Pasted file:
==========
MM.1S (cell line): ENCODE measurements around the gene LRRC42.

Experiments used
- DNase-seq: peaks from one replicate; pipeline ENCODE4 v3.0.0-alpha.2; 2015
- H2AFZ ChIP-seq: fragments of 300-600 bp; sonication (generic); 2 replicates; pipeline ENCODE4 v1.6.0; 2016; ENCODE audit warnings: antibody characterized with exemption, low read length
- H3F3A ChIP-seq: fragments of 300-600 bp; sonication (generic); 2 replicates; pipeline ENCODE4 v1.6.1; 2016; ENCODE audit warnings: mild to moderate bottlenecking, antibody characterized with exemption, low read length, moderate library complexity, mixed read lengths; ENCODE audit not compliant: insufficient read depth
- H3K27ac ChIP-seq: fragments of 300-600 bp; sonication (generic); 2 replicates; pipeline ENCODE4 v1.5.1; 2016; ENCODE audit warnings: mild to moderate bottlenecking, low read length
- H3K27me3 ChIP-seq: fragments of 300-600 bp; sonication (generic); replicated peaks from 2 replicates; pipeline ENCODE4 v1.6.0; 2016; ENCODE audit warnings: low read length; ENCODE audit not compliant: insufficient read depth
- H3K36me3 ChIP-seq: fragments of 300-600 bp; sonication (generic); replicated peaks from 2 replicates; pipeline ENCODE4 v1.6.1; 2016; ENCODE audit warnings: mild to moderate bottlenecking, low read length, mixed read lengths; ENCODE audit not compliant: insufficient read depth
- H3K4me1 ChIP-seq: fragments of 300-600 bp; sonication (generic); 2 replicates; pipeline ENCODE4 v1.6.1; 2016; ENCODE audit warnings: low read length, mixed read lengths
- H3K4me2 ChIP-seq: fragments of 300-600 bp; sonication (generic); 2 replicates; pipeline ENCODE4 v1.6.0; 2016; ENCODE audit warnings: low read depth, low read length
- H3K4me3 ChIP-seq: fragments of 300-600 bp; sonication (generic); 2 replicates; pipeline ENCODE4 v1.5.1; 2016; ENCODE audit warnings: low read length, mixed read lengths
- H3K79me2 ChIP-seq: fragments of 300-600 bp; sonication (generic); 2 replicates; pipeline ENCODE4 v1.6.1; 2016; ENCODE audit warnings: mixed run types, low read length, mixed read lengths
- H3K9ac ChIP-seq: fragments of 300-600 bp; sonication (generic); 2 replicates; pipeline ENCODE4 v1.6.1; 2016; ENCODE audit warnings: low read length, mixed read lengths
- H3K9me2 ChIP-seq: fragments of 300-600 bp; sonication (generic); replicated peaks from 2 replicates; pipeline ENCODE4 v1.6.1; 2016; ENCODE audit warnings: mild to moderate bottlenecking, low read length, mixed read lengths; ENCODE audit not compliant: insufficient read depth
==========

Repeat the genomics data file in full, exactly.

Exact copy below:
MM.1S (cell line): ENCODE measurements around the gene LRRC42.

Experiments used
- DNase-seq: peaks from one replicate; pipeline ENCODE4 v3.0.0-alpha.2; 2015
- H2AFZ ChIP-seq: fragments of 300-600 bp; sonication (generic); 2 replicates; pipeline ENCODE4 v1.6.0; 2016; ENCODE audit warnings: antibody characterized with exemption, low read length
- H3F3A ChIP-seq: fragments of 300-600 bp; sonication (generic); 2 replicates; pipeline ENCODE4 v1.6.1; 2016; ENCODE audit warnings: mild to moderate bottlenecking, antibody characterized with exemption, low read length, moderate library complexity, mixed read lengths; ENCODE audit not compliant: insufficient read depth
- H3K27ac ChIP-seq: fragments of 300-600 bp; sonication (generic); 2 replicates; pipeline ENCODE4 v1.5.1; 2016; ENCODE audit warnings: mild to moderate bottlenecking, low read length
- H3K27me3 ChIP-seq: fragments of 300-600 bp; sonication (generic); replicated peaks from 2 replicates; pipeline ENCODE4 v1.6.0; 2016; ENCODE audit warnings: low read length; ENCODE audit not compliant: insufficient read depth
- H3K36me3 ChIP-seq: fragments of 300-600 bp; sonication (generic); replicated peaks from 2 replicates; pipeline ENCODE4 v1.6.1; 2016; ENCODE audit warnings: mild to moderate bottlenecking, low read length, mixed read lengths; ENCODE audit not compliant: insufficient read depth
- H3K4me1 ChIP-seq: fragments of 300-600 bp; sonication (generic); 2 replicates; pipeline ENCODE4 v1.6.1; 2016; ENCODE audit warnings: low read length, mixed read lengths
- H3K4me2 ChIP-seq: fragments of 300-600 bp; sonication (generic); 2 replicates; pipeline ENCODE4 v1.6.0; 2016; ENCODE audit warnings: low read depth, low read length
- H3K4me3 ChIP-seq: fragments of 300-600 bp; sonication (generic); 2 replicates; pipeline ENCODE4 v1.5.1; 2016; ENCODE audit warnings: low read length, mixed read lengths
- H3K79me2 ChIP-seq: fragments of 300-600 bp; sonication (generic); 2 replicates; pipeline ENCODE4 v1.6.1; 2016; ENCODE audit warnings: mixed run types, low read length, mixed read lengths
- H3K9ac ChIP-seq: fragments of 300-600 bp; sonication (generic); 2 replicates; pipeline ENCODE4 v1.6.1; 2016; ENCODE audit warnings: low read length, mixed read lengths
- H3K9me2 ChIP-seq: fragments of 300-600 bp; sonication (generic); replicated peaks from 2 replicates; pipeline ENCODE4 v1.6.1; 2016; ENCODE audit warnings: mild to moderate bottlenecking, low read length, mixed read lengths; ENCODE audit not compliant: insufficient read depth